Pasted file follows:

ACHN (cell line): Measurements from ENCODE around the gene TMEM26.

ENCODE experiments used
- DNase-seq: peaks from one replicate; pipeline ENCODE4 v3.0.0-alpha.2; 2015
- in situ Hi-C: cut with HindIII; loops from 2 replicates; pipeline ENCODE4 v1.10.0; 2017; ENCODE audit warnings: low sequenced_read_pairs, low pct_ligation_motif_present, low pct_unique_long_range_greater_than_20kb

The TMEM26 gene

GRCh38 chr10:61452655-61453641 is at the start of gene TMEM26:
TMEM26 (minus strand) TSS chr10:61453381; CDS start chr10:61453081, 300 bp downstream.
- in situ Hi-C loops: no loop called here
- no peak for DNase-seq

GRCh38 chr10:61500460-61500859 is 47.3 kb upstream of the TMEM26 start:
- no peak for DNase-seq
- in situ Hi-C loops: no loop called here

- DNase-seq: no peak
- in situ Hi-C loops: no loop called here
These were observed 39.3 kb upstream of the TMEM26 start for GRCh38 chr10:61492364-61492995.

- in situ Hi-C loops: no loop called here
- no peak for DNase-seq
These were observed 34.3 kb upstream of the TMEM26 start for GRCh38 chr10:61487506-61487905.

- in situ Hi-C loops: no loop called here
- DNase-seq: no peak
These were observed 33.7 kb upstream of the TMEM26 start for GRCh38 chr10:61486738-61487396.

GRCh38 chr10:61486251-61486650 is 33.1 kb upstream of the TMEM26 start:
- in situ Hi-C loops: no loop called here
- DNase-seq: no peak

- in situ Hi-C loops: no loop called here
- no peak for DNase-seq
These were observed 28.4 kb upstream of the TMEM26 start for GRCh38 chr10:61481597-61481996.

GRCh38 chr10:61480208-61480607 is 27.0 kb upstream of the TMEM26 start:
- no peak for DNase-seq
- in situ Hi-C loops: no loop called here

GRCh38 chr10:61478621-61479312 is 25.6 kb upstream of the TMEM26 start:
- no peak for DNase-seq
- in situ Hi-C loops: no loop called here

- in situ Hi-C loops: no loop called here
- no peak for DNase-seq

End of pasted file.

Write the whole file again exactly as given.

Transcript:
ACHN (cell line): Measurements from ENCODE around the gene TMEM26.

ENCODE experiments used
- DNase-seq: peaks from one replicate; pipeline ENCODE4 v3.0.0-alpha.2; 2015
- in situ Hi-C: cut with HindIII; loops from 2 replicates; pipeline ENCODE4 v1.10.0; 2017; ENCODE audit warnings: low sequenced_read_pairs, low pct_ligation_motif_present, low pct_unique_long_range_greater_than_20kb

The TMEM26 gene

GRCh38 chr10:61452655-61453641 is at the start of gene TMEM26:
TMEM26 (minus strand) TSS chr10:61453381; CDS start chr10:61453081, 300 bp downstream.
- in situ Hi-C loops: no loop called here
- no peak for DNase-seq

GRCh38 chr10:61500460-61500859 is 47.3 kb upstream of the TMEM26 start:
- no peak for DNase-seq
- in situ Hi-C loops: no loop called here

- DNase-seq: no peak
- in situ Hi-C loops: no loop called here
These were observed 39.3 kb upstream of the TMEM26 start for GRCh38 chr10:61492364-61492995.

- in situ Hi-C loops: no loop called here
- no peak for DNase-seq
These were observed 34.3 kb upstream of the TMEM26 start for GRCh38 chr10:61487506-61487905.

- in situ Hi-C loops: no loop called here
- DNase-seq: no peak
These were observed 33.7 kb upstream of the TMEM26 start for GRCh38 chr10:61486738-61487396.

GRCh38 chr10:61486251-61486650 is 33.1 kb upstream of the TMEM26 start:
- in situ Hi-C loops: no loop called here
- DNase-seq: no peak

- in situ Hi-C loops: no loop called here
- no peak for DNase-seq
These were observed 28.4 kb upstream of the TMEM26 start for GRCh38 chr10:61481597-61481996.

GRCh38 chr10:61480208-61480607 is 27.0 kb upstream of the TMEM26 start:
- no peak for DNase-seq
- in situ Hi-C loops: no loop called here

GRCh38 chr10:61478621-61479312 is 25.6 kb upstream of the TMEM26 start:
- no peak for DNase-seq
- in situ Hi-C loops: no loop called here

- in situ Hi-C loops: no loop called here
- no peak for DNase-seq